If a poor but good writer happened to get some award without even writing for one and he is promoting this award because his publisher can’t do it for him I say good, and cut him some slack. He’s a poor shnook like us all who has to pay the fucking rent, and we are lucky that he has the gift to entertain.

    Let’s face it: Woody Allen never attempted a book because he knew his true calling was to be a hollywood hack and not a novelist. yes, allen is a good movie maker but he even gets several million dollars from sony to promo his movies – even when half of them go straight to video.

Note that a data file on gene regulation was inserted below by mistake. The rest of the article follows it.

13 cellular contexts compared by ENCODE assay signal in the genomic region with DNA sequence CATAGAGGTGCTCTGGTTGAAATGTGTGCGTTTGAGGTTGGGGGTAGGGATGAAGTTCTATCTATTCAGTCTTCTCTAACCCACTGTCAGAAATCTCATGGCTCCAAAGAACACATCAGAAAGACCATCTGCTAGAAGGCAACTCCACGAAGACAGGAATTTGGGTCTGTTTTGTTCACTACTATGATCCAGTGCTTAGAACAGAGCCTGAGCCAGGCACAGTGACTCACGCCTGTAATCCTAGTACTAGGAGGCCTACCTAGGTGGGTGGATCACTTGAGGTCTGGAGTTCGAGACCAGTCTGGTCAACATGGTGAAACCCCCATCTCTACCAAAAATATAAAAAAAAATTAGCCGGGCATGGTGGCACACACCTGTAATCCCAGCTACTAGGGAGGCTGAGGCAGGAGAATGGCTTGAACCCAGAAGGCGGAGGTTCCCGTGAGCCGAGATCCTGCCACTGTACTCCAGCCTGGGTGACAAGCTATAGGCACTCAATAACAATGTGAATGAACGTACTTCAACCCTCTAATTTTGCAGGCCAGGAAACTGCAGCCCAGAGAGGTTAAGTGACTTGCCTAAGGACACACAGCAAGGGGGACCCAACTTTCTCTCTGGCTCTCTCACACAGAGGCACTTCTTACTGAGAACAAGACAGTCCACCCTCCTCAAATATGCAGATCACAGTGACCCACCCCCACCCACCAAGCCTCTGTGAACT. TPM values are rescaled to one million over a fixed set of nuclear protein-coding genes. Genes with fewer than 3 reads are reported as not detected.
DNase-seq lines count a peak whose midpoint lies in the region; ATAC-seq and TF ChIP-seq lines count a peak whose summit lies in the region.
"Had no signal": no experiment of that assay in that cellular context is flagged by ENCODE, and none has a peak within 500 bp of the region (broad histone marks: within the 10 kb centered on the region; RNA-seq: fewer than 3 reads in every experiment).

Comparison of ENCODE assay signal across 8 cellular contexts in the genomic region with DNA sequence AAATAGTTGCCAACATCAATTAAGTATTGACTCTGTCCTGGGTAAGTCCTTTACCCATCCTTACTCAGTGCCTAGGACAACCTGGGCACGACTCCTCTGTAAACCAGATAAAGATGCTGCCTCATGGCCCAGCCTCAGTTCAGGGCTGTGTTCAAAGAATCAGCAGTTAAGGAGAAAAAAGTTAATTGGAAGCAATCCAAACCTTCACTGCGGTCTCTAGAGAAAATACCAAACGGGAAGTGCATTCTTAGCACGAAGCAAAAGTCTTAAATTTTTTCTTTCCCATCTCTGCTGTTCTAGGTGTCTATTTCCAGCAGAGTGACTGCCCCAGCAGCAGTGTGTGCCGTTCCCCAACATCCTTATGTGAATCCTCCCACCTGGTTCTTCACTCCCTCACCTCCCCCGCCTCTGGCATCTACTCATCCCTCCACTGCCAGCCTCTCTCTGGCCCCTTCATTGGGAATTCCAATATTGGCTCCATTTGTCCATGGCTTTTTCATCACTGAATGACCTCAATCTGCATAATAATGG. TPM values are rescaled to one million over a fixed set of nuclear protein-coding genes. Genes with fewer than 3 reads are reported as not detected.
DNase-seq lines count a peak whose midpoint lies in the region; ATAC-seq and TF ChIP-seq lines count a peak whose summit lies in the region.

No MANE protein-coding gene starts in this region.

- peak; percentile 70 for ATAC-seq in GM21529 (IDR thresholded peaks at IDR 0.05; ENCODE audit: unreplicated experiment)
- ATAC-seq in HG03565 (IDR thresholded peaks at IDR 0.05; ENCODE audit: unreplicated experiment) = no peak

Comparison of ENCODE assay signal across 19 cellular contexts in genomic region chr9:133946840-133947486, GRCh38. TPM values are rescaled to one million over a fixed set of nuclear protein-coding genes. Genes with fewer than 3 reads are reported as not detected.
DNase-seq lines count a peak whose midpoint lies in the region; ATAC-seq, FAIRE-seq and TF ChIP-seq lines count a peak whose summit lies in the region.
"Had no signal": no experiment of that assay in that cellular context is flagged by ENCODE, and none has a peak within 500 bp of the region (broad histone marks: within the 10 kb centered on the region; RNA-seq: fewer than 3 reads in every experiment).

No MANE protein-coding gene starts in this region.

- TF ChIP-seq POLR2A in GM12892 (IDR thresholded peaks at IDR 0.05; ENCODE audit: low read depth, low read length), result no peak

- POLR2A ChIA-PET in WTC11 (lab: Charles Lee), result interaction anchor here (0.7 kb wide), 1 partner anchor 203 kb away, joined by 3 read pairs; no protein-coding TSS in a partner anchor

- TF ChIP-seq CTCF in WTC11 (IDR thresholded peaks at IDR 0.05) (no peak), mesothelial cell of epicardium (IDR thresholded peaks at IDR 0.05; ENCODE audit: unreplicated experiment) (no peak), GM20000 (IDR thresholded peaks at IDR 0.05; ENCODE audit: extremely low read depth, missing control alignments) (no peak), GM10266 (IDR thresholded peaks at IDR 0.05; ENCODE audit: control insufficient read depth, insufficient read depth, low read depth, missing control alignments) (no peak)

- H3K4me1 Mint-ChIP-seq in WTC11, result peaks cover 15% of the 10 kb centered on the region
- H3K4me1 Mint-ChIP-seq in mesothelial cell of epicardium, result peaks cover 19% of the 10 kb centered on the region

Bottom Line: this award is not the pulitzer and this is not an award that will give him fame, but it is an award that gave recognition to a guy that wrote a damn good story and entertained us with good prose.

    Enjoy the book and let him have some cake.

  3. On Awards Says:

    Woody Allen on Awards (A catchy line from the movie Annie Hall)

    Alvy Singer: What’s with all these awards? They’re always giving out awards. Best Fascist Dictator: Adolf Hitler.


    On turning down the Pulitzer – Sinclair Lewis

    In 1926, on discovering that his novel, “Arrowsmith,” had been awarded what was then called the Pulitzer Prize for the Novel, author Sinclair Lewis wrote the following letter to the Pulitzer Prize Committee and declined the honour. He remains the only person to have done so.

    (Source: The Rise of Sinclair Lewis; Image: Sinclair Lewis, via.)